SACRAMENTO, Calif. – And so it has come to this: A fan base that came to dislike the Maloof family in a way few cities have ever disliked the owners of any franchise in any sport now need the Maloofs to be the Maloofs to have any hope of keeping the Kings.
That’s why one organization, two cities and millions of fans waiting to (a) celebrate or (b) officially get stabbed in the heart were anxious Wednesday as Yahoo! Sports reported that the Kings were close to being sold to a group that would move the team to Seattle next season. Because the Kings have been close to leaving once before and on another occasion close to staying, only to have both fall through.
This could still fall through, too. The Maloofs – the three brothers most intimately involved, plus other siblings, plus their mother – were so deep in talks with Anaheim in spring 2011 that they received an extension on the deadline to file for relocation, before ultimately, and, smartly, deciding against becoming the third NBA team, and the only invisible one, in the Los Angeles market. Then, last February, often-contentious negotiations with Sacramento officials gave way to a deal brokered at All-Star weekend for a new downtown arena that would keep the love affair between the city and the team alive, only to have the family walk away from the agreement in principle. One of the brothers showed up at the subsequent City Council meeting to support the vote to approve the deal, a couple of the Maloofs walked to center court with Mayor Kevin Johnson during a timeout at a Kings game and raised hands in triumph, and still the family walked away.
So there remains a fair degree of uncertainty, even with the story from the very credible Adrian Wojnarowski that the Maloofs and the Seattle group are close to a deal, that this really is the end of the NBA in Sacramento.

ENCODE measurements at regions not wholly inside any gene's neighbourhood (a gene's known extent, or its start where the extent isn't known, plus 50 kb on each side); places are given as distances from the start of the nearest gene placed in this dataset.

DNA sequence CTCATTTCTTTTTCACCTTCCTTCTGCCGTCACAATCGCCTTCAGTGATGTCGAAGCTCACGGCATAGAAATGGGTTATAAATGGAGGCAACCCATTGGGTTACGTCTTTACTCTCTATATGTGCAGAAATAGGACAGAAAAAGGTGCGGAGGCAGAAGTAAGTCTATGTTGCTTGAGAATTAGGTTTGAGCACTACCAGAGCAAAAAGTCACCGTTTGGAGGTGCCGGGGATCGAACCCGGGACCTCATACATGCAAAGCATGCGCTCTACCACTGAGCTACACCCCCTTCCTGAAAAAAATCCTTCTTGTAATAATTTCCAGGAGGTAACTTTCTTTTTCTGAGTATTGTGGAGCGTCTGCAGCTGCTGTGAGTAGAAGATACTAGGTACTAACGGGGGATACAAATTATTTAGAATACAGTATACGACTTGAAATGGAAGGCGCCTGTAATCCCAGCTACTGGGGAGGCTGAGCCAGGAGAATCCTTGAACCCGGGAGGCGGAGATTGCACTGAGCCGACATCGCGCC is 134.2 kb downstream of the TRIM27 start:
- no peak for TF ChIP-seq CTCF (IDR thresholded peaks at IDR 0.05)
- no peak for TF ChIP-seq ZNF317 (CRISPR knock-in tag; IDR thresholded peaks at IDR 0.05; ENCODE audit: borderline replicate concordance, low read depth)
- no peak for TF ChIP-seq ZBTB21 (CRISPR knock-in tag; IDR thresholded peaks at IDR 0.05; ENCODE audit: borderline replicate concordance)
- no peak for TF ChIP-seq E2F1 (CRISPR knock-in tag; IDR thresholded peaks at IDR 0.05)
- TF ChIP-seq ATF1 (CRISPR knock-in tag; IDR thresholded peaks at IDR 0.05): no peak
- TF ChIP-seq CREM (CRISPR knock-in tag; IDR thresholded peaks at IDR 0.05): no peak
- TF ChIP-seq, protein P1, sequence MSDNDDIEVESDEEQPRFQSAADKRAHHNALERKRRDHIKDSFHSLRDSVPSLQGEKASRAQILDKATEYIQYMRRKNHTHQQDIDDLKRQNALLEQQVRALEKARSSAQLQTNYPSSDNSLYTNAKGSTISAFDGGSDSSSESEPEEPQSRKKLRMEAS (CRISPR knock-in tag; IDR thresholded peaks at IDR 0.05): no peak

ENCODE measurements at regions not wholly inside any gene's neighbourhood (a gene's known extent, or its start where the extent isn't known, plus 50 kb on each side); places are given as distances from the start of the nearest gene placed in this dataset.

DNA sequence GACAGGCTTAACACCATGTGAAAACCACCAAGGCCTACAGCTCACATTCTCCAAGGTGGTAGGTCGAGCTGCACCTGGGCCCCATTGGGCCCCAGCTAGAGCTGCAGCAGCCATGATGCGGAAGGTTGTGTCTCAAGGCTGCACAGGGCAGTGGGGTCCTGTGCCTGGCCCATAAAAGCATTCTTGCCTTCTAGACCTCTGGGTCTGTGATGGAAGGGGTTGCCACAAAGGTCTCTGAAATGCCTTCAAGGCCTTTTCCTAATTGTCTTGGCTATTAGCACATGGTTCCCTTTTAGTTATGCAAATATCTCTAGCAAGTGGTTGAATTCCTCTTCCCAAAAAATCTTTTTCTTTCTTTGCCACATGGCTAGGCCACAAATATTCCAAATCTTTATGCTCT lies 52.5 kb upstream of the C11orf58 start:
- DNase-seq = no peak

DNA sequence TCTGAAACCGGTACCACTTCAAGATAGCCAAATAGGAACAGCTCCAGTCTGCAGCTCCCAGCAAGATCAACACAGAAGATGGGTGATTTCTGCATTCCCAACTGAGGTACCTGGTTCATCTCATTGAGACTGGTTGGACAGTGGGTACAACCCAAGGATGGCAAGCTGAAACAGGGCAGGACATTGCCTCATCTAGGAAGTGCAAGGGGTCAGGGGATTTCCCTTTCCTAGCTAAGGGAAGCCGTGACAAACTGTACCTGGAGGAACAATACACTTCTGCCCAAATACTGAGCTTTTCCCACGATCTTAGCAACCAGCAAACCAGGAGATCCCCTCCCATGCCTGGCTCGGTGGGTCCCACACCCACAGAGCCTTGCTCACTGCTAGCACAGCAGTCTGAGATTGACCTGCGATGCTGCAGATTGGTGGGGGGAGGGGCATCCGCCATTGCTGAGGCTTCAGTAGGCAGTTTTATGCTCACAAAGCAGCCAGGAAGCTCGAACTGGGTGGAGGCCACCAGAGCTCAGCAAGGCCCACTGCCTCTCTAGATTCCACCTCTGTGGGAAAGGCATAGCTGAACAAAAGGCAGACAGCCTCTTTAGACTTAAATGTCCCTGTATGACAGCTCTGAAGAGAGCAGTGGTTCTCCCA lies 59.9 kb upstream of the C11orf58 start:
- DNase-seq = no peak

But if it is?
The bruise will leave a spray of black and blue.
This isn’t just about basketball. It’s not even about the immediacy of the economic impact of a team here vs. no team here, with paychecks for game-night workers and business for hotels and restaurants when teams come to town. This is about everything.
The emotions: The Kings are part of the fabric of the community. That was the case when they were playoff regulars and that remains true as they annually drown in the standings. There is a lot more anger now, but that’s a sign of how much people want their fun back. And most of the anger is for the Maloofs, along with the rising tide of frustration for Geoff Petrie as head of basketball operations.
The economy: The departure of the Kings goes so far beyond losing the NBA. Members of the visitor’s bureau have worried for years about how a potential exit could hit Sacramento in ways that might not be measurable for years. Convention business could suffer as groups take conventions to cities that seem more major league. Service industries will suffer in what is already a time of financial hardships.
The arena: Sacramento still needs one. Sleep Train Arena – the former Arco Arena – has already been losing business, sometimes to smaller facilities in town and sometimes to other locales all together. Johnson has been forceful in saying his hometown must have an entertainment complex whether the Kings are part of it or not. Now, he might have to get the money without being able to promise voters an anchor tenant.
The region: The place that was one the shining example of what the NBA wanted its fan bases to be like is on the verge of having no major-league sports. Oakland is about 75 miles away, San Francisco about 90, but Sacramento itself has a microscopic amount of interest in college sports. It has one of the best minor-league baseball stadiums in the country and a deep baseball tradition, but no real passion for what happens on the field with the Class AAA affiliate of the A’s. That’s what the Kings are/were for.
There will be some local hope that Sacramento could one day get another team, the way the league looked favorably at Charlotte for years of support that was washed away by a distaste for ownership, if an arena is built. And, indeed, Johnson has built major credibility with owners and league executives. But the former All-Star point guard with the Suns has received the message from commissioner David Stern loud and clear: Don’t wait by the phone. While there is no way to know what the world will look like in five years, chances are very, very slim.
If Sacramento wants the NBA, it needs the Seattle deal to fall apart. It needs to work with these owners, get an arena, and hope for a sale later. It needs the Maloofs to be the Maloofs.